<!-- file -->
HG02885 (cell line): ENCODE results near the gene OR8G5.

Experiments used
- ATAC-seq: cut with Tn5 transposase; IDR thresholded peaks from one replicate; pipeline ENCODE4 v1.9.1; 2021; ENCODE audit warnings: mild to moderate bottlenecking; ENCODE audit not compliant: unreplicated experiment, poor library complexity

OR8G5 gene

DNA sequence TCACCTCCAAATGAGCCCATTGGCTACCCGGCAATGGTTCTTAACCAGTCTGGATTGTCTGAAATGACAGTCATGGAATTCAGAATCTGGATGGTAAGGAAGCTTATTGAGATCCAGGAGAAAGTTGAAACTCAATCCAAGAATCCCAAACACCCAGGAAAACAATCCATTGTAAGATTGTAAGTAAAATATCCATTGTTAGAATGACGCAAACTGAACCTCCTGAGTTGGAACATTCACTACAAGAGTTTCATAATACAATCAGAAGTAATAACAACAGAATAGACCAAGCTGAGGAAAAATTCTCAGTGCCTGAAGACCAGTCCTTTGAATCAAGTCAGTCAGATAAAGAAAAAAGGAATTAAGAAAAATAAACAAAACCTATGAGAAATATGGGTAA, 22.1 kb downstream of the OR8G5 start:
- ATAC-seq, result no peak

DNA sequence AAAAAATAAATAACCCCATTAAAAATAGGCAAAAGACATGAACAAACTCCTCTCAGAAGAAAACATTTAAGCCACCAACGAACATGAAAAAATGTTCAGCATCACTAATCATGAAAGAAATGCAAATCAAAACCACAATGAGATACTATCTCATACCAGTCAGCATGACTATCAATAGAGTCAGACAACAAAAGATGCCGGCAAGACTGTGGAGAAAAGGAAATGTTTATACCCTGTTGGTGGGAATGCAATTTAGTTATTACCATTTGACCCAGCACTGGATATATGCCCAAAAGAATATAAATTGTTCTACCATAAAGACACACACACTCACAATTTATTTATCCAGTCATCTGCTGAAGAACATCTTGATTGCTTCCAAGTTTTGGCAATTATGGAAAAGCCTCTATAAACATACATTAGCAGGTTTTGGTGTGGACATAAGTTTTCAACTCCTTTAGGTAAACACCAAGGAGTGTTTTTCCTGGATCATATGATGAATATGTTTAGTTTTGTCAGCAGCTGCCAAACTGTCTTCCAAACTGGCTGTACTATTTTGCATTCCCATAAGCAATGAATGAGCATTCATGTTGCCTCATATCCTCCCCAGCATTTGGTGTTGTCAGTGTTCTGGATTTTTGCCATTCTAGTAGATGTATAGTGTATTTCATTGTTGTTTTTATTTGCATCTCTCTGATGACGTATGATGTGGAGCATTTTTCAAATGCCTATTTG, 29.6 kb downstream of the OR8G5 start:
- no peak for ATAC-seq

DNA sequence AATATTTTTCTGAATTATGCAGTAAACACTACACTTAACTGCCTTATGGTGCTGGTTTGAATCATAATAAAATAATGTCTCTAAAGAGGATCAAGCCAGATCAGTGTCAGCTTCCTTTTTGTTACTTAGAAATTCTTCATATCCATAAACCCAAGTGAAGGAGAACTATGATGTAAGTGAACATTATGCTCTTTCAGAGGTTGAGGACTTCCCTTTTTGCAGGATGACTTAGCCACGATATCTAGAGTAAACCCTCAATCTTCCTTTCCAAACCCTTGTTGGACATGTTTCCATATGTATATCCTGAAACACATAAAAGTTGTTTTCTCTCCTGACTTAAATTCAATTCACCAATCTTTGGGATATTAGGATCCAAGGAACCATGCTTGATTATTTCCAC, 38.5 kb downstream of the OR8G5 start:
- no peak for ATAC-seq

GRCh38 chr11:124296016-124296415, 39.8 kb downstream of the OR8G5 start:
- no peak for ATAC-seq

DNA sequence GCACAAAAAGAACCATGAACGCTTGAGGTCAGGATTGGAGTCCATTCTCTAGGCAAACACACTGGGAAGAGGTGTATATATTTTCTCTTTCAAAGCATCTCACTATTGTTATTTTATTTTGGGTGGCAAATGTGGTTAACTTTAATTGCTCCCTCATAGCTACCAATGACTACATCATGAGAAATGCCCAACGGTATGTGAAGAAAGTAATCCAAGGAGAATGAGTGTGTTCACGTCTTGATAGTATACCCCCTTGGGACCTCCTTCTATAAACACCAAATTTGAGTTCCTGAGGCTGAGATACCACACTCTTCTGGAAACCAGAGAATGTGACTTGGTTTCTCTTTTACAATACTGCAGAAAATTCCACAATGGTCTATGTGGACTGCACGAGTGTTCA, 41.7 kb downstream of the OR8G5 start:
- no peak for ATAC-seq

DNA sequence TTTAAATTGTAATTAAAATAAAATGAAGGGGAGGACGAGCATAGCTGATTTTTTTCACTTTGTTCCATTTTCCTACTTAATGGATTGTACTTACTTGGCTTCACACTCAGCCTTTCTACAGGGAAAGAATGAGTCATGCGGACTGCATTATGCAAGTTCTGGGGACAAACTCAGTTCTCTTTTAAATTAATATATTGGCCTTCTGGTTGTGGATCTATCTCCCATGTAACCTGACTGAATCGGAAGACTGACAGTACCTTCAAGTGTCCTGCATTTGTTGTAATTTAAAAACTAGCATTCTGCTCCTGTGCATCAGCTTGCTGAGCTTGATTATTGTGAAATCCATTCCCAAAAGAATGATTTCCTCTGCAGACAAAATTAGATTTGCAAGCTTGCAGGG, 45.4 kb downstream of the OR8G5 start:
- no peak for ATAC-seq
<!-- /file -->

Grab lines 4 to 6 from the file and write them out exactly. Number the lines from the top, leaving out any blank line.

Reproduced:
OR8G5 gene

DNA sequence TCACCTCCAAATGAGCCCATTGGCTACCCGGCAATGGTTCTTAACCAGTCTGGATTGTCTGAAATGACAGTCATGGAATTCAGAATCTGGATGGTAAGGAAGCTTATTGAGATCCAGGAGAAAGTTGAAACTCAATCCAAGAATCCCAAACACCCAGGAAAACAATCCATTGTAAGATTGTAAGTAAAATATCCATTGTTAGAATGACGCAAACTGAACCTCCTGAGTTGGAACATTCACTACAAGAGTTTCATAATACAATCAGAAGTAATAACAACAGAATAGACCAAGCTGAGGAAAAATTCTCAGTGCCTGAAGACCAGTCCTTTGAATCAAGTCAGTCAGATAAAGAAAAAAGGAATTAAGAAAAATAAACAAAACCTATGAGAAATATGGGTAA, 22.1 kb downstream of the OR8G5 start:
- ATAC-seq, result no peak